Bopp did not know what degree of dilution rendered frack fluid eligible for disposal through the Buffalo Sewer Authority.
Currently permitted methods of fracking in New York State creates a relatively small quantity of frack fluid compared to the horizontal, deep-well, high-volume fracking that the industry has proposed—tens of thousands of gallons as opposed to millions. If horizontal, deep-well, high-volume fracking is approved in New York State, all that wastewater—a mixture of water, sand, and a wide variety of toxic chemicals—will have to go somewhere.
And not just wastewater: The rock cuttings brought to the surface in the process of drilling wells often contain radioactive materials, which pose their own disposal and human health headaches. Those radioactive materials can leach into the frack fluid that returns to the surface and is supposed to be shipped away to treatment facilities.
Gaughan shoots for bigger and less popular game:
Attorney Kevin Gaughan, who for several years now has been marching his army of government downsizers throughout Erie County’s hinterlands, has now turned his eyes to Albany.
Gaughan proposes reducing the State Senate from 62 to 50 members, and the State Assembly from 150 to 125 members.
“To save New York, Albany is about to lay-off employees at hospitals, schools, parks, and social service agencies,” Gaughan said. “If we’re going to eliminate full-time state workers, we should eliminate part-time politicians as well.”
Gaughan hopes to achieve the reduction in state senators through a proposition on this fall’s ballot. He’s asking state senators to make known their position on his proposal, which he says could save the state $12 million per year.
Gaughan’s downsizing efforts in Erie County have encountered various types of resistance, some of it institutional recalcitrance and some derived from criticism that the changes he proposes are more symbolic than practical reforms of local government. It is unlikely that his assault on the New York State Senate, a marquee example of governmental dysfunction, will generate any such qualms.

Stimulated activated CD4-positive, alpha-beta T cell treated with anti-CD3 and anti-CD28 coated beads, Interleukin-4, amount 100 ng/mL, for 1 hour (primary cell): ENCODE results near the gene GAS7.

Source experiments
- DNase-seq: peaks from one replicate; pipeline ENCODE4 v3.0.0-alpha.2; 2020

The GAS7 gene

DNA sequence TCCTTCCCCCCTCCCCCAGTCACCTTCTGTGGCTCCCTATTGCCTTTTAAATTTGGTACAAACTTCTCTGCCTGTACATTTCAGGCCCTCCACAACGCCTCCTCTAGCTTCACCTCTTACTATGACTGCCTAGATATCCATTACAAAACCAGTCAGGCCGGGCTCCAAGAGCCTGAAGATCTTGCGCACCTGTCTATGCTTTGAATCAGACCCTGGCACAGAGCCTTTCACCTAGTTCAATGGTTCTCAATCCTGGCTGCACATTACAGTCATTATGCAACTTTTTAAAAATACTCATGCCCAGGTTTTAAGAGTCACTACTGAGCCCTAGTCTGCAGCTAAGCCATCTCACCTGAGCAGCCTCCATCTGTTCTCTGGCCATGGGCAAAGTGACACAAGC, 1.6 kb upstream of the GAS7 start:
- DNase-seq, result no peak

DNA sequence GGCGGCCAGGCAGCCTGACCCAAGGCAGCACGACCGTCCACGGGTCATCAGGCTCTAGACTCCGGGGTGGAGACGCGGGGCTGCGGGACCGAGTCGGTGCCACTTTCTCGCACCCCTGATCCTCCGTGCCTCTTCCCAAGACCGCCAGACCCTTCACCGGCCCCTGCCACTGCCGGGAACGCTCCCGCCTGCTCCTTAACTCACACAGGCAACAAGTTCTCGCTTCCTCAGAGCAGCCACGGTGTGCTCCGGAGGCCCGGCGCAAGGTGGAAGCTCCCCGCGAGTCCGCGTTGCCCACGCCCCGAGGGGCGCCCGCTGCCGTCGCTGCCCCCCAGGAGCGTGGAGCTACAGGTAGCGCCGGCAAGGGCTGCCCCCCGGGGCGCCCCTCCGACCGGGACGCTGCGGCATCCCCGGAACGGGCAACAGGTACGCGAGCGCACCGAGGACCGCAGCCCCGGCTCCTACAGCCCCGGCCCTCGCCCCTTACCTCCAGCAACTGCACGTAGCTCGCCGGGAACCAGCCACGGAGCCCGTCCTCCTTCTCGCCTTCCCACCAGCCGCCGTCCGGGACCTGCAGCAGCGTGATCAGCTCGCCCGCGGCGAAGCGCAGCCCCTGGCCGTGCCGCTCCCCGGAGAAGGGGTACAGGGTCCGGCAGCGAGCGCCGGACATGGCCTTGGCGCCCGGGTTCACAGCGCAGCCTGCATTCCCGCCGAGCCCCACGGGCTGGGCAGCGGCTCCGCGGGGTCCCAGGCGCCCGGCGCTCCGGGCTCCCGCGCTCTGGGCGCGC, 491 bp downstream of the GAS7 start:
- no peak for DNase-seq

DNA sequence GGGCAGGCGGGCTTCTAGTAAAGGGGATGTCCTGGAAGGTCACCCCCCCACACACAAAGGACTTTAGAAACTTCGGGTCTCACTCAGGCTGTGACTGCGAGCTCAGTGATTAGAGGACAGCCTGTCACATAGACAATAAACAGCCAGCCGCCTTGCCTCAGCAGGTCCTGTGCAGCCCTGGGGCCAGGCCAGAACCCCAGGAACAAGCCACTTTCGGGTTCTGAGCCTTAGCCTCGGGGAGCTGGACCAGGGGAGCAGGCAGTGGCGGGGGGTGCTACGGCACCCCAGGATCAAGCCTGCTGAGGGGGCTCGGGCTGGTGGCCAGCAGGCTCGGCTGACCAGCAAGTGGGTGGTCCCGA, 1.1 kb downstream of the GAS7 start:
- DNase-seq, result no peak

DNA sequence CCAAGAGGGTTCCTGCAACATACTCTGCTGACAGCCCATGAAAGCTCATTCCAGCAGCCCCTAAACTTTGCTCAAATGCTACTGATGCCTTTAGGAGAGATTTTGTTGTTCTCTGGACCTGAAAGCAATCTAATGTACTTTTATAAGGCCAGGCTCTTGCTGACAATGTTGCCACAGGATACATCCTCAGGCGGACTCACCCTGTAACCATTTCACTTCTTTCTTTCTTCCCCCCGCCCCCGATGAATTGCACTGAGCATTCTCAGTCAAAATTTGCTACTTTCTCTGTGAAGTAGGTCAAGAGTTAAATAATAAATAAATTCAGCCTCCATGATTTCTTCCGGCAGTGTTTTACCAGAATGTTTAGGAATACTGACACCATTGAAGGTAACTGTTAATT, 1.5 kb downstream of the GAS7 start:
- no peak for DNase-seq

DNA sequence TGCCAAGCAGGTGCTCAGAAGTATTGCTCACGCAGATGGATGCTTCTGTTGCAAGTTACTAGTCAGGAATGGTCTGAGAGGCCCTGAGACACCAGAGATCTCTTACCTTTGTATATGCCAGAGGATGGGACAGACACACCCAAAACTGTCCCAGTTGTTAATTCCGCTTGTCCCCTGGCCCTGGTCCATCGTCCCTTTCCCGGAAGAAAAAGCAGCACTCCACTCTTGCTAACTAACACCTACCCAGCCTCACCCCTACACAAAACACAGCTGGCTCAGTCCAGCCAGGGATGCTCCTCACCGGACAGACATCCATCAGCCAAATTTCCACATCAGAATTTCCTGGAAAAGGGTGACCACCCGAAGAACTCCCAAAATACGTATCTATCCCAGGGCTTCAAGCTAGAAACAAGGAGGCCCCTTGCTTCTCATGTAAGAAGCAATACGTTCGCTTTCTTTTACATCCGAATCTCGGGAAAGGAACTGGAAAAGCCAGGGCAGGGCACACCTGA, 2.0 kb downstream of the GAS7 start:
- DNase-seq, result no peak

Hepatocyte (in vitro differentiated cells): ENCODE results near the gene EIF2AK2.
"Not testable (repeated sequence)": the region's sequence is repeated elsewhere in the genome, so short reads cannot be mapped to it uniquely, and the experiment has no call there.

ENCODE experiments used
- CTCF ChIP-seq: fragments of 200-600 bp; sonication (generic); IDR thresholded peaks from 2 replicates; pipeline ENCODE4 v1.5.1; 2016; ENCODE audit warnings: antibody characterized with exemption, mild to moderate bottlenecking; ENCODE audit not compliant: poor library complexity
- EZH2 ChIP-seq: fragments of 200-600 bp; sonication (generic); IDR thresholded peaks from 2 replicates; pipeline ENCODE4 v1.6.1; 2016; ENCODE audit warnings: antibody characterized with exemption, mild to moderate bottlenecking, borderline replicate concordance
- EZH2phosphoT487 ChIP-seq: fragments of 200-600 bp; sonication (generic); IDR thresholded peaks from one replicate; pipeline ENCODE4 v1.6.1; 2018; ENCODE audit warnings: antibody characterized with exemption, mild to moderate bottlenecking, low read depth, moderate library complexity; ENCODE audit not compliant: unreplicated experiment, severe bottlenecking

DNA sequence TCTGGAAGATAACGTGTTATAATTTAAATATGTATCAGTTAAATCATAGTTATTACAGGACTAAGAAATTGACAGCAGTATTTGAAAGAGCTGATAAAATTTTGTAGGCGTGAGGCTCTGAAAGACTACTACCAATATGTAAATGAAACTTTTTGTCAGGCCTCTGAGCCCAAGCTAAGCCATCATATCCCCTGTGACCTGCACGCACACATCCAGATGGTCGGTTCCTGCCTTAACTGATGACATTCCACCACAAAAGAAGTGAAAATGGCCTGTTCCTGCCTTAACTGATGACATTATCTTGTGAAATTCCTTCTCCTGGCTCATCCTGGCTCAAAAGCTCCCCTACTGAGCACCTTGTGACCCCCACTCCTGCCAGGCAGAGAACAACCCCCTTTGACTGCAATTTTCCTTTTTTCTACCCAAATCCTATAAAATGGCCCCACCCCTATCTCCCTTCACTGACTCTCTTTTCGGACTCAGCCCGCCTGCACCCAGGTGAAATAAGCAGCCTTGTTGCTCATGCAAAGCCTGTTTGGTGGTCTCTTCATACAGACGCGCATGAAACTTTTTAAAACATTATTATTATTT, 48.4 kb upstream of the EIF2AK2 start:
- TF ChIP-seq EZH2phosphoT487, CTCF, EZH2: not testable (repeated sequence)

Green code meetings:
The reworking of Buffalo’s zoning code has the potential to be one of the most fundamental and significant acts by city government in the past 50 years. (We haven’t had a new land use plan since 1977, and haven’t had a comprehensive zoning code revision since 1951.) A series of upcoming workshops will convene residents, employers, and employees from their respective neighborhoods across the city to chart a course for future development.
Public input is the most essential element in the zoning code revision process, because the proposed “green code” aims to reflect citizens’ visions of their own neighborhoods. Here’s the schedule for the nine neighborhood workshops:
Central (Downtown, Erie Basin, Outer Harbor)—Monday, February 28, 6:30-9pm, Hutch-Tech High School (230 S. Elmwood Avenue).
Northwest (Riverside, Black Rock, Grant/Amherst, Hertel/Military)—Tuesday, March 1, 6:30-9pm, Riverside High School (51 Ontario Street).
Northeast (Kensington/Bailey, University Heights, Fillmore/Leroy)—Tuesday, March 1, 6:30-9pm, Bennett High School (2885 Main Street).
Ellicott (Old First Ward, The Valley, Hydraulics/Larkin District, Willert Park, Near East Side)—Wednesday, March 2, 6:30-9pm, Montessori School (342 Clinton Street).
North (North Buffalo, Parkside, Central Park, Park Meadow)—Wednesday, March 2, 6:30-9pm, North Park Academy (780 Parkside Avenue).
West (Elmwood Village, Allentown, West Side)—Thursday, March 3, 6:30-9pm, Lafayette High School (370 Lafayette Avenue).
South (South Buffalo)—Thursday, March 3, 6:30-9pm, South Park High School (150 Southside Parkway).
Masten (Fruit Belt, Masten Park, Buffalo Niagara Medical Campus, Schiller Park, Cold Springs/Midtown, MLK Park, Delavan/Grider, Hamlin Park)—Saturday, March 5, 9-11:30am, East High School (820 Northampton Street).
East (Broadway/Fillmore, Lovejoy, Kaisertown, Seneca/Babcock, Little Hollywood, Clinton/Bailey)—Saturday, March 5, 1-3:30pm, Col. Matt Urban Center (1081 Broadway Street).
—geoff kellyblog comments powered by Disqus